Whitmore still lives on the family farm in Iowa where he was born, and apparently receives most of his inspiration whilst out working the land (which brings a whole new meaning to the term “roots music”). Having been a recording artist for over a decade, it looks as though William Elliott Whitmore‘s best years are ahead of him. His latest release is my favourite one, and the incredible sharing power of the internet will ensure that Whitmore‘s remote and isolated habitat should cast no hindrance on the success of his future releases.

Country of Origin: America

Sounds Like: Ray Charles with a banjo

File Under: Americana, Roots, Soul, Blues, Folk

Myspace: myspace.com/williamewhitmore

Official: williamelliottwhitmore.com

The Best Christmas Songs of 2010

Christmas

One of the greatest, kitschiest parts of the whole Christmas experience is that of the Christmas song. And given that folk music has been intrinsically linked to Christmas from the very beginning (most of the best loved Christmas songs from “Jingle Bells” to “We Wish You a Merry Christmas” are in fact traditional folk songs) we thought it was our duty to share some of the best folk-tinged holiday tunes released this year. So turn on your twinkly lights, make sure your eggnog is nice and strong and prepare yourself to get into the Christmas spirit.

The Priests feat. Shane MacGowan – “Little Drummer Boy/Peace On Earth”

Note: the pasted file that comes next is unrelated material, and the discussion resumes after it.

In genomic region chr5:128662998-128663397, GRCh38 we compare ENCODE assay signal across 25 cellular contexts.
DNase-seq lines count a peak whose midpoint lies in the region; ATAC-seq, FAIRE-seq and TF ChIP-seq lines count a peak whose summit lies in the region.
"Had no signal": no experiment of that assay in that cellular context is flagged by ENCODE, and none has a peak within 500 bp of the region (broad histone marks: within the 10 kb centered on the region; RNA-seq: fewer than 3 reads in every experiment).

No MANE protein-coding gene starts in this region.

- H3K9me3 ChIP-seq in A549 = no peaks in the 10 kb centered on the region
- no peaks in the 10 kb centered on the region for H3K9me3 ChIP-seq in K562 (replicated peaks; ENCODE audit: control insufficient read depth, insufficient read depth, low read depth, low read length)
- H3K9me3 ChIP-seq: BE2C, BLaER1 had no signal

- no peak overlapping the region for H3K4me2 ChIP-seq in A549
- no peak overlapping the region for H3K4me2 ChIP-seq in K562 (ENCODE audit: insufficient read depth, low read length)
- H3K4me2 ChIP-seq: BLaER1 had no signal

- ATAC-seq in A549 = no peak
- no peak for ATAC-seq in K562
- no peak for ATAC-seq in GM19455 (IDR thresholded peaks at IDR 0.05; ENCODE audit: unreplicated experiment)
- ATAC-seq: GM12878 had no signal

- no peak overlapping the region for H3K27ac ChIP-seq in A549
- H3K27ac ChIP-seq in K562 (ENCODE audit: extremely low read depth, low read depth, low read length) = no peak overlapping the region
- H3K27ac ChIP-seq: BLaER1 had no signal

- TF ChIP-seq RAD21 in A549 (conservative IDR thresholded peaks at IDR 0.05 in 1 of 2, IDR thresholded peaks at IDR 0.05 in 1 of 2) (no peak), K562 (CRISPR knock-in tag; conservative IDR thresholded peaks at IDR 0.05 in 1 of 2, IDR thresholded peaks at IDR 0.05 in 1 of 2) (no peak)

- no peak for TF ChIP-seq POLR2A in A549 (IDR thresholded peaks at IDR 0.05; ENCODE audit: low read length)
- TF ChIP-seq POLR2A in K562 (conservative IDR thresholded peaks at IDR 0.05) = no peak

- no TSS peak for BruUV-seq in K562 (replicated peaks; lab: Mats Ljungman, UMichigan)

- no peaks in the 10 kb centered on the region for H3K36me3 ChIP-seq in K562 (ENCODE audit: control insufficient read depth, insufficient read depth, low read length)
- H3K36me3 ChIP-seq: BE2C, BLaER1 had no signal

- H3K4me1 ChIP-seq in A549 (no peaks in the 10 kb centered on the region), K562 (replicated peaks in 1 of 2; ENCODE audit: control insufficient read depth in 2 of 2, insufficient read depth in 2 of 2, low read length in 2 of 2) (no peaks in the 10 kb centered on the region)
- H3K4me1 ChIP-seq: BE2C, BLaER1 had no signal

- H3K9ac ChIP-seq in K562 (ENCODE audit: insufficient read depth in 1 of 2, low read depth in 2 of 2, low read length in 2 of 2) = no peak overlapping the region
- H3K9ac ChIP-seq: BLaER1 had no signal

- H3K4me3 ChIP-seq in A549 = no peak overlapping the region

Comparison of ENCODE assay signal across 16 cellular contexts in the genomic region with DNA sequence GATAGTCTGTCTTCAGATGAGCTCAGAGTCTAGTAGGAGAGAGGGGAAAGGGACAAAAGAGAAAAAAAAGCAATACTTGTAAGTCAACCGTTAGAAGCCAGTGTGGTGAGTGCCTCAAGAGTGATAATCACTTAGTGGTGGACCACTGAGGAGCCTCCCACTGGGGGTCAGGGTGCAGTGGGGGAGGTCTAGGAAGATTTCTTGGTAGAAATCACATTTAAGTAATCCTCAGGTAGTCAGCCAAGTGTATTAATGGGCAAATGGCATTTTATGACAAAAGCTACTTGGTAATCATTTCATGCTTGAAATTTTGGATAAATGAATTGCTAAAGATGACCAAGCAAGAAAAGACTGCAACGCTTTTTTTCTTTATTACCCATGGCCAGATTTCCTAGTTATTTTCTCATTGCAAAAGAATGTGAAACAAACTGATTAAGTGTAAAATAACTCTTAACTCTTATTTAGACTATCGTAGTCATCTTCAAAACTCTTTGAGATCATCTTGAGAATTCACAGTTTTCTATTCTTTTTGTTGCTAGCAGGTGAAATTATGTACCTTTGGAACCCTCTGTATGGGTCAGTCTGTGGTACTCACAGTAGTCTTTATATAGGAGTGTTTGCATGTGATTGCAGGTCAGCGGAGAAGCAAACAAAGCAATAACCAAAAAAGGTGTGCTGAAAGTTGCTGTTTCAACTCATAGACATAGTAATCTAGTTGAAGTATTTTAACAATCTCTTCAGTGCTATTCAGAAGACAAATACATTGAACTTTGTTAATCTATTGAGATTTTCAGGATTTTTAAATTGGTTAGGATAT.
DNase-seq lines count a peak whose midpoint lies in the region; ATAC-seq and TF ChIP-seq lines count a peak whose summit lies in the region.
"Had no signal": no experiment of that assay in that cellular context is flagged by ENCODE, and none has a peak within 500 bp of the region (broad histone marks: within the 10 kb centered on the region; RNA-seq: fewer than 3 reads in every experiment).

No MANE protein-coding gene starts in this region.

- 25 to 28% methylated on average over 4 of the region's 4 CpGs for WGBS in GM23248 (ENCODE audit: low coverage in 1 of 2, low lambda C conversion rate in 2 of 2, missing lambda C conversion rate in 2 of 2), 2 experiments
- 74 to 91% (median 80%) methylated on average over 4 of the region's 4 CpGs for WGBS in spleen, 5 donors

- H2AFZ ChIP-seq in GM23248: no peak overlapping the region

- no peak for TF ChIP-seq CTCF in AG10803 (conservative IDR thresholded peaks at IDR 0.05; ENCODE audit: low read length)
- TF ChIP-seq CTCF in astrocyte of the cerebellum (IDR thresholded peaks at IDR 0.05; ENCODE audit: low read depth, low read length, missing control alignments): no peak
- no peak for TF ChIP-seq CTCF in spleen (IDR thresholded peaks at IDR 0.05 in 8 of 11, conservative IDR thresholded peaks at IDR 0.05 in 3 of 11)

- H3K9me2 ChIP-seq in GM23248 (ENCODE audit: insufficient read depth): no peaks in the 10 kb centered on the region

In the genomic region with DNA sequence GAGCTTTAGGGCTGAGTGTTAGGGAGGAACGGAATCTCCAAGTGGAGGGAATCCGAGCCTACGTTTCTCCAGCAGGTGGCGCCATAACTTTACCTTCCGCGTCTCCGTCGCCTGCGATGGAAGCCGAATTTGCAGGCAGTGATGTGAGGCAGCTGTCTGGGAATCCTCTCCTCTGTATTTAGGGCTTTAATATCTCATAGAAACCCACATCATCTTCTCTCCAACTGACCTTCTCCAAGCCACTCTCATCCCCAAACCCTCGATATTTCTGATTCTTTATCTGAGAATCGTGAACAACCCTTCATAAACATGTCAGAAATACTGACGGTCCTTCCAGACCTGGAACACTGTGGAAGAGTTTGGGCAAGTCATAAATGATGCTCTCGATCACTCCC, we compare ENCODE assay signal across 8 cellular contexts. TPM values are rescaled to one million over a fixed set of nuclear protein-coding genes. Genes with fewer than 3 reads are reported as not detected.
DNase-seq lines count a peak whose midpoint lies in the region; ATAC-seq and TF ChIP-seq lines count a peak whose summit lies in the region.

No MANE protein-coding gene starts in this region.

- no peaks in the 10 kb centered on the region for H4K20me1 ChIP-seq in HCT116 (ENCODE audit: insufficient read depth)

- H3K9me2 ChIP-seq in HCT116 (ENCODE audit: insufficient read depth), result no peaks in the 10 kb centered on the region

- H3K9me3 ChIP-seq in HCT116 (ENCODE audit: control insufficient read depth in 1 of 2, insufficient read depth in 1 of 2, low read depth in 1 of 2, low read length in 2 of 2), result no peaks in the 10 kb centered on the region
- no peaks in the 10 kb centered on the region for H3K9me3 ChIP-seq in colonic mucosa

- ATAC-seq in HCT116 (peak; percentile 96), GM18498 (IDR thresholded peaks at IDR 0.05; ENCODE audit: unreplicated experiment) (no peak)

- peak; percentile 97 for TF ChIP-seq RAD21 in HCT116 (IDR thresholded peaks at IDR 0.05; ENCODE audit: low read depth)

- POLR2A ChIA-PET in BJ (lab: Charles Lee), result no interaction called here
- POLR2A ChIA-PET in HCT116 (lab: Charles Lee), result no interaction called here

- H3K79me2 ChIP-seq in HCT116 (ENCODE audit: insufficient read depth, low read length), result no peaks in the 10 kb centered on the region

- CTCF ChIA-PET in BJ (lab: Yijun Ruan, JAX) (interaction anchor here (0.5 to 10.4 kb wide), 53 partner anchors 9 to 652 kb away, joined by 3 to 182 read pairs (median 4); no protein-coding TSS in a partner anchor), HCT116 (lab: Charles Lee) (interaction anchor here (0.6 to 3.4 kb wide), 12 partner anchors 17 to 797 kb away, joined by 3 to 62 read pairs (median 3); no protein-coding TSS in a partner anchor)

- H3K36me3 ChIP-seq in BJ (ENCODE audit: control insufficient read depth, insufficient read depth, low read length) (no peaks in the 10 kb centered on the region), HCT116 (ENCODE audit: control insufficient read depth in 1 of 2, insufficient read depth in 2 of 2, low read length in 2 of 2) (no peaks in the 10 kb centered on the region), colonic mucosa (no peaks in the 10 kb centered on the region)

The Pogues’ Shane MacGown was involved in probably the best modern Christmas song of a generation. Sadly this isn’t it. But it is certainly a different take on the classic Christmas song “Little Drummer Boy”. Although there’s something about teaming a group of opera singing priests with Ireland’s most famous drunk that sounds a little too close to a plot from Father Ted

Kate Miller-Heidke – “White Wine in the Sun”
What got lost in the controversy surrounding Kate Miller-Heidke’s version of Tim Minchin’s ode to Christmas Day is just how perfectly it captures the Australian holiday experience. No matter where you sit on the religion fence you have to admit that “White Wine in the Sun” really is exceptionally touching.

Paul Simon – “Getting Ready For Christmas Day”
We have to warn you – Paul Simon’s Christmas song is very … earnest. But it’s free to download from his web site so if you like what you hear you don’t have to go far to own it.

Emily & The Woods – “O Little Town Of Bethlehem”
Our favourite UK folk blog For Folk’s Sake have released their first ever Christmas album titled For Folk’s Sake It’s Christmas. It’s jam packed full of awesome indie folk goodness but one of the best has to be this gem from Emily & The Woods. Just simple vocals and guitar. Gorgeous.

Sufjan Stevens – “Silent Night”
Sufjan Stevens has never been one to shy away from Christmas songs and this year is no different. This version of “Silent Night” also features Aaron and Bryce Dessner from The National and Richard Parry from Arcade Fire (I’m pretty sure you can’t get any more indie than that) and is part of an unreleased EP titled Gloria! Songs for Christmas Vol. 6 that you can listen to here.

John Conolly – “I Am Christmas”
For the tradionalists amongst you “Fiddler’s Green” writer John Conolly has produced the lovely “I Am Christmas” from his album The Grumpy Old Men of Old England.

Liz Frencham – “Have Yourself a Merry Little Christmas”
According to the YouTube blurb for this track “This is what happens when you get Vince & Tan for an afternoon close to Christmas and then you add some beer & Sauv Blanc”. It’s kitsch and Christmassy and just wonderful.

And if that’s not enough for you make sure you head over to A Folk Song A Day where Jon Boden has been featuring some of the best in traditional Christmas music.

Merry Christmas!